Power and administration in two Midlands cities, c.1870-1938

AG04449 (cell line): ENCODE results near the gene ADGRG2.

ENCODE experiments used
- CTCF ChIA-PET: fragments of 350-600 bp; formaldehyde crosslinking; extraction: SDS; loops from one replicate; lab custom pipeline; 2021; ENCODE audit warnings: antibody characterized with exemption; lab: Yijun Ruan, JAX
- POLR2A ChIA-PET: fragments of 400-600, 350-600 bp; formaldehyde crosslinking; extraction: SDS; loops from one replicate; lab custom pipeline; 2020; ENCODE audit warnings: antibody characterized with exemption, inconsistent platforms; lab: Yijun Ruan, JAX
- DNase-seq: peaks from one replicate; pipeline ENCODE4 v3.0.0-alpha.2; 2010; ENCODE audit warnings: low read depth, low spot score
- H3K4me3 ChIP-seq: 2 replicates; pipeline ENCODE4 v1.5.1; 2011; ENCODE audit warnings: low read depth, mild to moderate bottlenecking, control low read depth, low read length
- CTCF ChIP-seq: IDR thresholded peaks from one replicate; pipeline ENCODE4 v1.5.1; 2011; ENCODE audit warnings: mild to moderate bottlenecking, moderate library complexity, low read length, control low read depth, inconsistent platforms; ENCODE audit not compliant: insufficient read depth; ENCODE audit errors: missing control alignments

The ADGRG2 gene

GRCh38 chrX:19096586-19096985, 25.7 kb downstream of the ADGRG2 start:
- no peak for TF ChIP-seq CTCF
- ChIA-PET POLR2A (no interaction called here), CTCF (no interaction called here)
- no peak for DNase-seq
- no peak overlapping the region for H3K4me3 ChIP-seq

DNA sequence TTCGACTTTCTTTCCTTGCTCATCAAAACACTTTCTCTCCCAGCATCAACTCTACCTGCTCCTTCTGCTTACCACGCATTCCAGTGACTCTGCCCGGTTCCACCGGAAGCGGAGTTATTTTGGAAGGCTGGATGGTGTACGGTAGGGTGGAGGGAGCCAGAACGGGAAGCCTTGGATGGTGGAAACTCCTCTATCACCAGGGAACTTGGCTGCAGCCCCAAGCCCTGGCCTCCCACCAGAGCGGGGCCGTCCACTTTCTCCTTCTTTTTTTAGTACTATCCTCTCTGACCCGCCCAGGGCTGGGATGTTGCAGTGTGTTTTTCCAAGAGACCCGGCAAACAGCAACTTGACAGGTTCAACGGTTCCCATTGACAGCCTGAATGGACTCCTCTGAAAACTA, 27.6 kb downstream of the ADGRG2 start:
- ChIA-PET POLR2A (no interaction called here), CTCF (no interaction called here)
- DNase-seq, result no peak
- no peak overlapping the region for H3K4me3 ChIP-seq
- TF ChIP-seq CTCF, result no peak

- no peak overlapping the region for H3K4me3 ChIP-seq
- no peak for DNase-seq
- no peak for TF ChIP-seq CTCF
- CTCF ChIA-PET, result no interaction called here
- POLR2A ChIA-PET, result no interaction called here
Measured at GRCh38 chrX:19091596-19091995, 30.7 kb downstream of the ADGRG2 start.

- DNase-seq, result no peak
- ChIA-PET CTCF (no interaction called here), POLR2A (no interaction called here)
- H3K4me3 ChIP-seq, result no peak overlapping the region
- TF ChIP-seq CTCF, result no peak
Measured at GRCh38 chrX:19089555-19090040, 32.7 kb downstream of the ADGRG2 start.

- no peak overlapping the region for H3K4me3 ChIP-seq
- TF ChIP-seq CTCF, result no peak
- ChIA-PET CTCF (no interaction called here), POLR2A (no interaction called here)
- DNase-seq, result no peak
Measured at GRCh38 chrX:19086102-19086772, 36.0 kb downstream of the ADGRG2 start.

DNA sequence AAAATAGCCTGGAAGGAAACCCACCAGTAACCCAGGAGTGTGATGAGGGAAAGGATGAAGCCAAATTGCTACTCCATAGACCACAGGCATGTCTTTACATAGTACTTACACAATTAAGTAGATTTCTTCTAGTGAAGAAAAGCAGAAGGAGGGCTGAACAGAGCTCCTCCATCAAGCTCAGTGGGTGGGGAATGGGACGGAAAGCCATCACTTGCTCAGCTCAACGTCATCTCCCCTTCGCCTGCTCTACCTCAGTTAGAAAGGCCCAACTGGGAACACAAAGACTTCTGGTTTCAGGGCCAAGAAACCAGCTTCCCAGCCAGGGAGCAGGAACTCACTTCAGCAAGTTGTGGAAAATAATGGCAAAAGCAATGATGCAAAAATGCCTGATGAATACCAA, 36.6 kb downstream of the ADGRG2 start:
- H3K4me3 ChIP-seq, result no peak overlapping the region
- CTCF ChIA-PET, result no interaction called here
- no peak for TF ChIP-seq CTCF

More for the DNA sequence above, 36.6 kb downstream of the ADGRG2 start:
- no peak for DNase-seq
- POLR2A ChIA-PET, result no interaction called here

Municipal government mattered as much in the 1930s as it did in the 1870s. Taking a case study of a prestigious urban institution in Birmingham and Leicester, this thesis explores the role of the Watch Committee in interacting with other local, national and professional institutions in administering urban police and fire services. A melding of approaches prevalent within the disciplines of public administration and urban history facilitates a thematic approach to the nature and practice of administrative power. R. A. W. Rhodes' model of power-dependence, modified and reinforced through recent research into policy networks and communities, allows the modem urban historian to explore the interplay between structure and agency within intergovernmental relations between 1870 and 1938. Through an analysis of legal, financial, organisational, political and informational resources, this thesis argues that neither central nor local government dominated the decision-making or policy implementation processes. Governmental institutions negotiated and interacted amongst themselves through a variety of networks, both locally and centrally initiated, for their access to such resources. Ultimately, powerful and prestigious county boroughs continued to influence national decision-making structures throughout the inter-war years. The Watch Committee was an independent institution and consisted of experienced and expert members. Through its close relationship with the Police and Fire Departments, in particular their chief officials, the urban dimension of `police' policy remained integral despite increasing central regulation of local services during the period under review.